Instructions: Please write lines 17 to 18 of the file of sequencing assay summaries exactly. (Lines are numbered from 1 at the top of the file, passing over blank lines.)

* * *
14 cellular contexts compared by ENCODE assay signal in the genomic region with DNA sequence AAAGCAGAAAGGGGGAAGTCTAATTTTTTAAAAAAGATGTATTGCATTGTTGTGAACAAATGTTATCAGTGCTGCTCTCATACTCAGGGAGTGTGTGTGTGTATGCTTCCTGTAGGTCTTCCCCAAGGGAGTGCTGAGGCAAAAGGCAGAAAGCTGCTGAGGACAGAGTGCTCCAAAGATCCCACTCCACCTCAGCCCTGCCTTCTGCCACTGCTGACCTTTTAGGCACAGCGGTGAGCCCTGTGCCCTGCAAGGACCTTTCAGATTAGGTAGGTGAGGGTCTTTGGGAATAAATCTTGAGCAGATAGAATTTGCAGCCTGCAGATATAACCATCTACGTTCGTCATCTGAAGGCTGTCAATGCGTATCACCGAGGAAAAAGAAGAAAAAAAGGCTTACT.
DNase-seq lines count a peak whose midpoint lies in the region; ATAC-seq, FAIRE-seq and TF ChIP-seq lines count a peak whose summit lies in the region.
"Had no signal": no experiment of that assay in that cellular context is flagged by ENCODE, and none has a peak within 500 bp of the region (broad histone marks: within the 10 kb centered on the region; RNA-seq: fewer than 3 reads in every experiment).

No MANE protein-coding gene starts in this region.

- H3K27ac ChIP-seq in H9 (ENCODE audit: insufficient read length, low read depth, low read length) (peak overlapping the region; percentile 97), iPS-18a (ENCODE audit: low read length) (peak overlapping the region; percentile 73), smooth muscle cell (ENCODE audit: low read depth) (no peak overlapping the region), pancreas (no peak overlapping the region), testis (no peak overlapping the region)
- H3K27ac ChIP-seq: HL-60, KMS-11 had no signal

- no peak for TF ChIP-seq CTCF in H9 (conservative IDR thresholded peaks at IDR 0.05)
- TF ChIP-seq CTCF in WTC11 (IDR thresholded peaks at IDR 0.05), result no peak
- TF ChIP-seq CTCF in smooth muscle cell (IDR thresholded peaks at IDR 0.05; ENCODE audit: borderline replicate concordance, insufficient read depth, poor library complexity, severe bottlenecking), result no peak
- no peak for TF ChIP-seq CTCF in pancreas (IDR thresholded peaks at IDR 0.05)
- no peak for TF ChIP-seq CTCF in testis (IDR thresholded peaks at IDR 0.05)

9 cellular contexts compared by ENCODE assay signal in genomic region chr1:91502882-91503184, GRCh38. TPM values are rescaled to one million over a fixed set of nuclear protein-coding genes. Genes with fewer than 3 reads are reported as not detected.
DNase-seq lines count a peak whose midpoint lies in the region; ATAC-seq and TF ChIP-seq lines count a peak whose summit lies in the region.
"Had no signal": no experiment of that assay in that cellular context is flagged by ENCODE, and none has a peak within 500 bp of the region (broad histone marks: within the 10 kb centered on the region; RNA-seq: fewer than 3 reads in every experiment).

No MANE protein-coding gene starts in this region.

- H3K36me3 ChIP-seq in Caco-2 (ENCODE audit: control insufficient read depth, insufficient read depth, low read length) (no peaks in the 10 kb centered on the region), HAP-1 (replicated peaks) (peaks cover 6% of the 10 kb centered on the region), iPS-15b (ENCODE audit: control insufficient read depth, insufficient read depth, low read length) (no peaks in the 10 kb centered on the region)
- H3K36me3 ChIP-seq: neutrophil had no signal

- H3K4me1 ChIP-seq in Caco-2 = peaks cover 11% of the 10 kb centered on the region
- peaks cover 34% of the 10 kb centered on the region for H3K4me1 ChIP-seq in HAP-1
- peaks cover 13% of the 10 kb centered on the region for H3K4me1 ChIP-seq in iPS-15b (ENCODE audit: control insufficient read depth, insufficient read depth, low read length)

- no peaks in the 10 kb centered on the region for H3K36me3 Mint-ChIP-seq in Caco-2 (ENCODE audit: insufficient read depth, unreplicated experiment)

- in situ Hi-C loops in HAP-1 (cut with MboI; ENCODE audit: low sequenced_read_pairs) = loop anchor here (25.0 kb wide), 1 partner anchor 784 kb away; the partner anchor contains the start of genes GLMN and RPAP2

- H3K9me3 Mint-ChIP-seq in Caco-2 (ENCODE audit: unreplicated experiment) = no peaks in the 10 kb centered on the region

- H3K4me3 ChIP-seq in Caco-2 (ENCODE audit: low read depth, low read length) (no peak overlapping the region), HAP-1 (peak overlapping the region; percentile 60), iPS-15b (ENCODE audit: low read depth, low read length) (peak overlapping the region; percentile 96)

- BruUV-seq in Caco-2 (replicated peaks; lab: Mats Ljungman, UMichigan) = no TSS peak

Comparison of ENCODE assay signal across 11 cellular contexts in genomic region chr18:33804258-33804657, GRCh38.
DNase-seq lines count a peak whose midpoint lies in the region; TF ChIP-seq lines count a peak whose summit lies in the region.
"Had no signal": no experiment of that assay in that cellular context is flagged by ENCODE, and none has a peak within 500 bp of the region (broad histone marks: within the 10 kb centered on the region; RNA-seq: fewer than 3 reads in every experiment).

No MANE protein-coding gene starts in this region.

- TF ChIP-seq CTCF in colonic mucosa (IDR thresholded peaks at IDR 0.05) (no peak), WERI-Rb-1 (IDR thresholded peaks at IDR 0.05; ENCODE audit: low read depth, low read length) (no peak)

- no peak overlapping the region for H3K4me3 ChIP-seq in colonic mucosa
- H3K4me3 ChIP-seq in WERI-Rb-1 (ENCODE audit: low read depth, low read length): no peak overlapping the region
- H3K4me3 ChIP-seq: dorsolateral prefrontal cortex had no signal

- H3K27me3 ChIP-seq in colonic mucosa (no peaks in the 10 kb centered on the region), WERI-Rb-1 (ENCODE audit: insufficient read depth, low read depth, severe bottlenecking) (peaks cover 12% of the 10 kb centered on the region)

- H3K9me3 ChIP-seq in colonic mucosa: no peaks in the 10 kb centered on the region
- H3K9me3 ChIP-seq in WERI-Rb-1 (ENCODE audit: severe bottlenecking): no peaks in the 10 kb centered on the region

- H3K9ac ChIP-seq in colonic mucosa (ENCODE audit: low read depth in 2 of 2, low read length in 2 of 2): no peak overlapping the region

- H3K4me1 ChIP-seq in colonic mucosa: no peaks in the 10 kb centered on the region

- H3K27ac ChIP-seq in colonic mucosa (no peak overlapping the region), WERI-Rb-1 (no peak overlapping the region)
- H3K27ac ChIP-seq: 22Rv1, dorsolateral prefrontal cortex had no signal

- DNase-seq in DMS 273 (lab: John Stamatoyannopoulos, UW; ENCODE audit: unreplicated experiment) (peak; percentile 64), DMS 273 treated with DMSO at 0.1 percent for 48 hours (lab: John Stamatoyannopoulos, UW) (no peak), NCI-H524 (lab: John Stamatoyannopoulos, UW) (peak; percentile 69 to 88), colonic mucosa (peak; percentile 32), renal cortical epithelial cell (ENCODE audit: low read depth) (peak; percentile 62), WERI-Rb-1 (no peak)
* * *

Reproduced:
- H3K36me3 ChIP-seq: neutrophil had no signal

- H3K4me1 ChIP-seq in Caco-2 = peaks cover 11% of the 10 kb centered on the region